All parents/caregivers must notify the school principal by March 1 using the attached form or this link that his/her child will not be participating in the scheduled statewide assessment. A separate form is required for each child. The electronic PARCC Opt-Out form will automatically be submitted to the district and your school principal(s).

We are also including a form for your use in opting out if you do not have access electronically.

Please fill out a separate form for each child and return to your respective school principals by March 1.

Sincerely,

Ron Bolandi

Interim Superintendent

In Montclair, New Jersey parents can opt their children out of the Common Core testing by simply providing their child’s name, school, grade and signing a statement which reads

“I attest that I am the parent of this student and by typing my initials in this box I consent to my student opting out of all PARCC assessments during the 2015-2016 school year.”

Connecticut parents can see what they are missing by clicking on Montclair, NJ Parental Opt-out form;

Imagine, public officials who actually respect and stand up for the rights of their constituents.

But here in Connecticut, Governor Malloy, Lt. Governor Wyman and their State Department of Education are not only misleading, lying and bullying Connecticut parents, but they are engaged in an orchestrated effort to punish the school districts and local taxpayers in communities in which parents refuse to allow their children to participate in the Common Core SBAC scam.

See:  Malloy/Wyman moving forward with threats to punish schools districts that respect parents’ “opt-out” rights

Malloy and Wyman’s failure to act means that the responsibility now rests with Connecticut’s legislators and local boards of education.

It is time for Connecticut’s elected and appointed officials to do the right thing and stop undermining Connecticut’s parents, students, teachers and public schools.

The first step is ensuring Connecticut’s parents have the same rights as parents in Montclair, New Jersey.

Malloy/Wyman moving forward with threats to punish schools districts that respect parents’ “opt-out” rights

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REMEMBER:  There is no federal or state law, regulation or legal policy that prohibits Connecticut parents from opting their children out of the destructive Common Core testing scheme.

However, according to a series of letters and memos signed by Connecticut Commissioner of Education Dr. Dianna R. Wentzell, on behalf of Governor Dannel Malloy and Lt. Governor Nancy Wyman’s administration, local school districts that failed to stop parents from opting their children out of the unfair, inappropriate and discriminatory Common Core Smarter Balanced Consortium (SBAC) testing scam will be receiving a letter by (tomorrow) January 15, 2016 informing them that their local school system will lose grant funds if they don’t force at least 90% of the children to take this year’s Common Core tests.

Education Commissioner Wentzell has informed Connecticut superintendents that there will be severe consequences for any school district that fails to stop parents from standing up to protect their children from the testing madness.

The Malloy/Wyman administration’s memo to superintendents included the following:

District Participation Rate Consequences 2014-15

For School Districts that had a participation rate “Below 80%” in any category, “funds will be withheld if, at a minimum, participation in 2015-16 fails to meet Level 2 criteria (which the state is now setting as  greater than 90%.)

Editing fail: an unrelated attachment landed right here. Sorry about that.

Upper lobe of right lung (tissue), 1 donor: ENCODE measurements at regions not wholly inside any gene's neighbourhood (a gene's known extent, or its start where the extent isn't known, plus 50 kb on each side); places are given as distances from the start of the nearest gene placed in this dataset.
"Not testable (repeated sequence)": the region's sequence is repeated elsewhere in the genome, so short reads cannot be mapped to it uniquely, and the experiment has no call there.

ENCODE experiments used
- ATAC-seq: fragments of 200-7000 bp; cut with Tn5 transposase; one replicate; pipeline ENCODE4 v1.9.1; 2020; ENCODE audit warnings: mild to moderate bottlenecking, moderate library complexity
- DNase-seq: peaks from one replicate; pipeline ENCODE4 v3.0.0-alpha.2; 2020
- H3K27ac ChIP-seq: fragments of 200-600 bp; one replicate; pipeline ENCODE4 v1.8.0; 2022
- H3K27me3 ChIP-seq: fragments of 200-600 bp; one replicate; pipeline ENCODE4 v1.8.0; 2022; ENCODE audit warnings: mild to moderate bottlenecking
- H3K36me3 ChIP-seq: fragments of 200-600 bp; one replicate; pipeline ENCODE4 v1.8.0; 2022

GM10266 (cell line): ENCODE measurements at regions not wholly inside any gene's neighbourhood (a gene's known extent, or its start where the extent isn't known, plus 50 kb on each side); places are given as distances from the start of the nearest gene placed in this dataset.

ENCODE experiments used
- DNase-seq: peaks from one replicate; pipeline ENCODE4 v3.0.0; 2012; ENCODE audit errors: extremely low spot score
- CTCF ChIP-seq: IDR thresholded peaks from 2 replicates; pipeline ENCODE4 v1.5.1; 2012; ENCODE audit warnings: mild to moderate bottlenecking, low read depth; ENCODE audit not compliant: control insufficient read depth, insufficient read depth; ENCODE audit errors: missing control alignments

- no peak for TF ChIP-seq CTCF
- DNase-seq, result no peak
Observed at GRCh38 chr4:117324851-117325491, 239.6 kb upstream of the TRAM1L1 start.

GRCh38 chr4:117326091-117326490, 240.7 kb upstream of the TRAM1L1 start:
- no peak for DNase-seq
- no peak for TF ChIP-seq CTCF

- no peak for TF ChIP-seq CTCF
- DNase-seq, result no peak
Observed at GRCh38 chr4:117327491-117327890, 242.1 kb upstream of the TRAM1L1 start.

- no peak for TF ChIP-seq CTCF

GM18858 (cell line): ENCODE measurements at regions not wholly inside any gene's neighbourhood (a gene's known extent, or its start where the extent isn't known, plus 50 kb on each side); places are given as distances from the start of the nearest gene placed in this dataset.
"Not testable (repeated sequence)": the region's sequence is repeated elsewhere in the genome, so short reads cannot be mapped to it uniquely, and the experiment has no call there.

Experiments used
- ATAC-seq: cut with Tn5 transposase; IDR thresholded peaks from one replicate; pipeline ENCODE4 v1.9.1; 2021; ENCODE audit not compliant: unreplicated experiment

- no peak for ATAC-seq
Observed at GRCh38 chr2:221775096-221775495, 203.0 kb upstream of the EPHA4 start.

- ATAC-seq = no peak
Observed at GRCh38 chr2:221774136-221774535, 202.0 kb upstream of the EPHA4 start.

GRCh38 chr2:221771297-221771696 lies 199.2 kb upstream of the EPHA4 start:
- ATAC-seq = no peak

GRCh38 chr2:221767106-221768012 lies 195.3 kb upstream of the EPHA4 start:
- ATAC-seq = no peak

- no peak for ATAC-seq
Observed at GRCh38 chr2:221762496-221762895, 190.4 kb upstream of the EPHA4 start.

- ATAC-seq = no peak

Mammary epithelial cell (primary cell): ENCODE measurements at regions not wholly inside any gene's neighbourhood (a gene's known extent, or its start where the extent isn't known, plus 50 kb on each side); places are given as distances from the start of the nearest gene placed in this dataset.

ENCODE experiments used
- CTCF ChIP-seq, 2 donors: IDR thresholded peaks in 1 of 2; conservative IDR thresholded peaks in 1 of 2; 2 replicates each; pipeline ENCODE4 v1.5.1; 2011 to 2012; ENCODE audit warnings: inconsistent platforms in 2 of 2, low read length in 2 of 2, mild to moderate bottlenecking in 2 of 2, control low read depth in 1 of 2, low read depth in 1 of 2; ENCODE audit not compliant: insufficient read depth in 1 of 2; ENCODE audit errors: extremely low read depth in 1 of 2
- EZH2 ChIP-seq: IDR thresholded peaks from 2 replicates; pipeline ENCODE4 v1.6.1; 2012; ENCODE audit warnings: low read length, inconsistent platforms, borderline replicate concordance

The State Department of Education memo adds that any school district that failed to reach the 95% participation threshold this year must (1) attend a meeting with the State Department of Education and (2) submit a detailed corrective action plan that will be reviewed and approved by the State Department of Education.

The mandatory meetings will be held by February 5, 2016, corrective action plans must be submitted to the State Department of Education by February 16, 2016 and those plans will be “reviewed, revised as necessary, and approved by CSDE” by February 29, 2106.

The Malloy administration’s memo fails to identify what authority the State Department of Education has to force local force school districts to submit “corrective action plans,” to review and approve such plans or to withhold taxpayer funds from any district that does not achieve a 90% participation rate.  (Where the decision to mandate a 90% participation rate rather than 95% level is a complete mystery.)

Of even greater concern is the fact that the State Department of Education fails to provide local school districts with any guidance, instruction, or legal advice about how they are supposed to lie, mislead or stop parents from utilizing their fundamental right to refuse to have their children participate in the Common Core testing program.

The state also fails to explain why they consider it good public policy to withhold taxpayer funds from schools in which parents have gotten involved and opted their children out of that excessive testing system.

And yes, this attack on students, parents, teachers, public schools and our fundamental legal rights is taking place right here in Connecticut.

No word from legislators about what they are doing to protect their constituents from this incredible assault.

ALERT – Malloy/Wyman attack on parents, students, teachers, public schools (and the “out-out” movement) is a national disgrace

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Yesterday, lawyers for Governor Dannel Malloy, Lt. Governor Nancy Wyman and Attorney General George Jepsen spent the day in a Connecticut courtroom arguing to a judge in the CCJEF v. Rell School Funding Lawsuit why the state should not be held accountable for failing to provide Connecticut’s children with their constitutionally guaranteed right to a quality education.